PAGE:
YardSmart seminar attracts gardeners, experts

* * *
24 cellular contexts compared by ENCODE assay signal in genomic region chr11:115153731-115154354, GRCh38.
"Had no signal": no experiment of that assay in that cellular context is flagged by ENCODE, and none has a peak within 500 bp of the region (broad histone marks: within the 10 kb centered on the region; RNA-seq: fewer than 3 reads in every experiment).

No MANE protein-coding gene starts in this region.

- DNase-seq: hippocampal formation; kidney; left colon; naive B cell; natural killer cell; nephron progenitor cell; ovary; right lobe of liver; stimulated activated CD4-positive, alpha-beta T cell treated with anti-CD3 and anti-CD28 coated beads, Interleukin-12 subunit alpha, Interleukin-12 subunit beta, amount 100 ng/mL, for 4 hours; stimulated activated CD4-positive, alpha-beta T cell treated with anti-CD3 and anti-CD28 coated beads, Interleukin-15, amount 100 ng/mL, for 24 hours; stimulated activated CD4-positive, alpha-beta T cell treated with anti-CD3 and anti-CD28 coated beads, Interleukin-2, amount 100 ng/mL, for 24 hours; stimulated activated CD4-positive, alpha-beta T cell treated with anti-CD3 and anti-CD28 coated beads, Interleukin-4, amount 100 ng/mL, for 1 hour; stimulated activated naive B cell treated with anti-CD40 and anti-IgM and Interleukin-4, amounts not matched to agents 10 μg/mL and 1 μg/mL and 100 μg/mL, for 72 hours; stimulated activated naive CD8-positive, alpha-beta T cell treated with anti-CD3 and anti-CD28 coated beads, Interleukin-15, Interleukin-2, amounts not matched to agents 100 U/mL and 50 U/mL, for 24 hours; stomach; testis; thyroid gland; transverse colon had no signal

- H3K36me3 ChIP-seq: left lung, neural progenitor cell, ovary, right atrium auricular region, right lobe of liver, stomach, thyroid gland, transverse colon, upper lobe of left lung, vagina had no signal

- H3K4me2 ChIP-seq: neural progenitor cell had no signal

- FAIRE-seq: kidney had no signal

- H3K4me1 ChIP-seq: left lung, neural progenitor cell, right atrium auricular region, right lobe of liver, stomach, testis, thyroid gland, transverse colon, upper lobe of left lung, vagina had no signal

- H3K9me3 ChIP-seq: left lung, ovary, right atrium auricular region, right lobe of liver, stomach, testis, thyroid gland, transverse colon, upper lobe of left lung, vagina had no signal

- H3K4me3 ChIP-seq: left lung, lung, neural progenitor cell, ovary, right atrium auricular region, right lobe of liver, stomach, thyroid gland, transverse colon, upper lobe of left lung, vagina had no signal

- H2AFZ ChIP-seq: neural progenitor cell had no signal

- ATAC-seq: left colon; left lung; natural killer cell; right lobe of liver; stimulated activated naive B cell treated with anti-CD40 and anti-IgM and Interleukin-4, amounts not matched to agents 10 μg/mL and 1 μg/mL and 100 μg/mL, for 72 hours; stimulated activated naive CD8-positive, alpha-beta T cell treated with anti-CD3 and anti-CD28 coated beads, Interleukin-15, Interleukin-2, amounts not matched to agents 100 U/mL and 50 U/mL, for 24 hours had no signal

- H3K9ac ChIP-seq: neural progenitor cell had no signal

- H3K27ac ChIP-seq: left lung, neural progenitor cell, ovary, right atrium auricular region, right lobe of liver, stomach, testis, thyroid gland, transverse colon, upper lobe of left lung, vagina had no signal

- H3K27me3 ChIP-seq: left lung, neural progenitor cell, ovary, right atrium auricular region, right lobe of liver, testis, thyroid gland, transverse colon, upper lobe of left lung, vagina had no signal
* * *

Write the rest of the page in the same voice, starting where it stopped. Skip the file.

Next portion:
first_imgFort Worth set to elect first new mayor in 10 years Saturday ReddIt Facebook Joey McReynoldshttps://www.tcu360.com/author/joey-mcreynolds/ Facebook Fort Worth Firefighters Charities posts signs for drowning prevention month + posts The109: senior minister at University Christian Church announces resignation Joey McReynoldshttps://www.tcu360.com/author/joey-mcreynolds/ Linkedin Previous articleFrogs bleed pink for breast cancer awarenessNext articleMcGuire named Big 12 Offensive Player of the Week Joey McReynolds RELATED ARTICLESMORE FROM AUTHOR Joey McReynoldshttps://www.tcu360.com/author/joey-mcreynolds/ Fort Worth to present development plan for Berry/University area near TCU Abortion access threatened as restrictive bills make their way through Texas Legislature Joey McReynoldshttps://www.tcu360.com/author/joey-mcreynolds/ Joey McReynolds Linkedin ReddIt Twitter Twitter Grains to grocery: One bread maker brings together farmers and artisans at locally-sourced store printAfter a wet spring and hot summer, gardening experts are trying to keep fort worth residents informed on how to conserve water in their yards.The YardSmart seminar is a semiannual event that takes place at the Fort Worth Botanic Garden. Speakers from the Texas Agrilife extension service talked to residents during the seminar about the importance of water conservation through landscaping.A speaker from Saturday’s panel, Steve Huddleston, said population growth in Texas has a big influence on why people should conserve water.“Water is an issue for us,” he said. “Our population is increasing, we need to conserve water, and we all need to think of the best ways to do that.”In addition to saving water, this fall’s event featured lectures about attracting birds to gardens, growing water-saving perennials, and combatting various types of plant disease.A panel of the seminar’s speakers spent time answering the gardening questions the attendees asked, often injecting humor into their answers.One attendee asked the speakers about removing particularly pesky bamboo.“Our best suggestion for bamboo is that – if you have it – your only option is to move,” said panelist Bob Beyer, prompting laughs from the audience.Teri Jones and Betsy Currie have been gardening for over 40 years. The women said they attended the seminar because it offers new gardening ideas and attracts interesting people.Currie said that for new gardeners, perseverance is key.“Stick with it, and never give up,” she said.The next YardSmart seminar will take place on March 5, 2016. Trump to appear at Fort Worth Convention Centerlast_img read more